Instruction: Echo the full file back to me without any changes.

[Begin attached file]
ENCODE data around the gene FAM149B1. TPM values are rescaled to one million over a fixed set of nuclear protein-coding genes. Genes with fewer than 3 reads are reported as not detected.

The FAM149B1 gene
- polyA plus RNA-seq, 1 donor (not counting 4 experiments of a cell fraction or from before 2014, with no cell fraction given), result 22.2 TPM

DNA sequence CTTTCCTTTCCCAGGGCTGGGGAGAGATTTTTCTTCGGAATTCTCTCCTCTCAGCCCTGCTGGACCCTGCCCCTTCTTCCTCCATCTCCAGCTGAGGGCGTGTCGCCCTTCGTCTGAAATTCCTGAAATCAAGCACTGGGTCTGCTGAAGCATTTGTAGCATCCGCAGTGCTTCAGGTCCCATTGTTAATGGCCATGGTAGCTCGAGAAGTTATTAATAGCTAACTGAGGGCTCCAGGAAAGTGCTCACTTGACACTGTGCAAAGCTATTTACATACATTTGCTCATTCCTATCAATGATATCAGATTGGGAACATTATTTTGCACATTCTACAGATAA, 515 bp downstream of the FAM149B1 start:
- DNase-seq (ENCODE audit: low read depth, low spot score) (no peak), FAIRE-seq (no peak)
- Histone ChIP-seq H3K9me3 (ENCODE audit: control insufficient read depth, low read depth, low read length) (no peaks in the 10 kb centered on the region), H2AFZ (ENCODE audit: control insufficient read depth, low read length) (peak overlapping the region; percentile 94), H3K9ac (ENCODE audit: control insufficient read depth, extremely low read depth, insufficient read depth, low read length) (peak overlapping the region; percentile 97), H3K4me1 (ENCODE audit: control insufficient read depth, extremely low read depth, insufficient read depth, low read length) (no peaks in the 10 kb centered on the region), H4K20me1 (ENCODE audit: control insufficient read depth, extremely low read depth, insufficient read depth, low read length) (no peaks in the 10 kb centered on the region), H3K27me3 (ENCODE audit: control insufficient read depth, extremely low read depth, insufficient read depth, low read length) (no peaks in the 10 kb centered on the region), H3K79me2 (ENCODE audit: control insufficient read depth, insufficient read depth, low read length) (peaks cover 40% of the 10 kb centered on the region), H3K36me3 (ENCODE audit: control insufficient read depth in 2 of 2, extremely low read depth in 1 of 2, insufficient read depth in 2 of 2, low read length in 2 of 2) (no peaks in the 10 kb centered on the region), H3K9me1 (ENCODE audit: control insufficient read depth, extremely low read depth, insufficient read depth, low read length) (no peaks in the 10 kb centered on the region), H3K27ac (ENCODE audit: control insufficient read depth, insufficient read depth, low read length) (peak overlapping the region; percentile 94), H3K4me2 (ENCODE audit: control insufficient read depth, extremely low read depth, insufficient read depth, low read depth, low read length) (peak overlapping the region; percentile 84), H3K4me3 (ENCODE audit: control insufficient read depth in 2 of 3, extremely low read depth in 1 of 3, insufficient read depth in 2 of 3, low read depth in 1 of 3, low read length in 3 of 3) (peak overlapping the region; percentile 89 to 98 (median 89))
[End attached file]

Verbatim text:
ENCODE data around the gene FAM149B1. TPM values are rescaled to one million over a fixed set of nuclear protein-coding genes. Genes with fewer than 3 reads are reported as not detected.

The FAM149B1 gene
- polyA plus RNA-seq, 1 donor (not counting 4 experiments of a cell fraction or from before 2014, with no cell fraction given), result 22.2 TPM

DNA sequence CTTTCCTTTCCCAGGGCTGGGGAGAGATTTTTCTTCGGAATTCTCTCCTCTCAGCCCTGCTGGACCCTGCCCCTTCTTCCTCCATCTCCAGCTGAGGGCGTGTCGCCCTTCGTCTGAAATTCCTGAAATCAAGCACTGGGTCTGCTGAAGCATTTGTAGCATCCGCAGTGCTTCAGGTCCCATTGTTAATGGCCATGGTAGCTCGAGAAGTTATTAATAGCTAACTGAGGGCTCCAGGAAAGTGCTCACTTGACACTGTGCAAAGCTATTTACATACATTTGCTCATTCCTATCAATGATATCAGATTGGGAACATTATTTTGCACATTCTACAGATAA, 515 bp downstream of the FAM149B1 start:
- DNase-seq (ENCODE audit: low read depth, low spot score) (no peak), FAIRE-seq (no peak)
- Histone ChIP-seq H3K9me3 (ENCODE audit: control insufficient read depth, low read depth, low read length) (no peaks in the 10 kb centered on the region), H2AFZ (ENCODE audit: control insufficient read depth, low read length) (peak overlapping the region; percentile 94), H3K9ac (ENCODE audit: control insufficient read depth, extremely low read depth, insufficient read depth, low read length) (peak overlapping the region; percentile 97), H3K4me1 (ENCODE audit: control insufficient read depth, extremely low read depth, insufficient read depth, low read length) (no peaks in the 10 kb centered on the region), H4K20me1 (ENCODE audit: control insufficient read depth, extremely low read depth, insufficient read depth, low read length) (no peaks in the 10 kb centered on the region), H3K27me3 (ENCODE audit: control insufficient read depth, extremely low read depth, insufficient read depth, low read length) (no peaks in the 10 kb centered on the region), H3K79me2 (ENCODE audit: control insufficient read depth, insufficient read depth, low read length) (peaks cover 40% of the 10 kb centered on the region), H3K36me3 (ENCODE audit: control insufficient read depth in 2 of 2, extremely low read depth in 1 of 2, insufficient read depth in 2 of 2, low read length in 2 of 2) (no peaks in the 10 kb centered on the region), H3K9me1 (ENCODE audit: control insufficient read depth, extremely low read depth, insufficient read depth, low read length) (no peaks in the 10 kb centered on the region), H3K27ac (ENCODE audit: control insufficient read depth, insufficient read depth, low read length) (peak overlapping the region; percentile 94), H3K4me2 (ENCODE audit: control insufficient read depth, extremely low read depth, insufficient read depth, low read depth, low read length) (peak overlapping the region; percentile 84), H3K4me3 (ENCODE audit: control insufficient read depth in 2 of 3, extremely low read depth in 1 of 3, insufficient read depth in 2 of 3, low read depth in 1 of 3, low read length in 3 of 3) (peak overlapping the region; percentile 89 to 98 (median 89))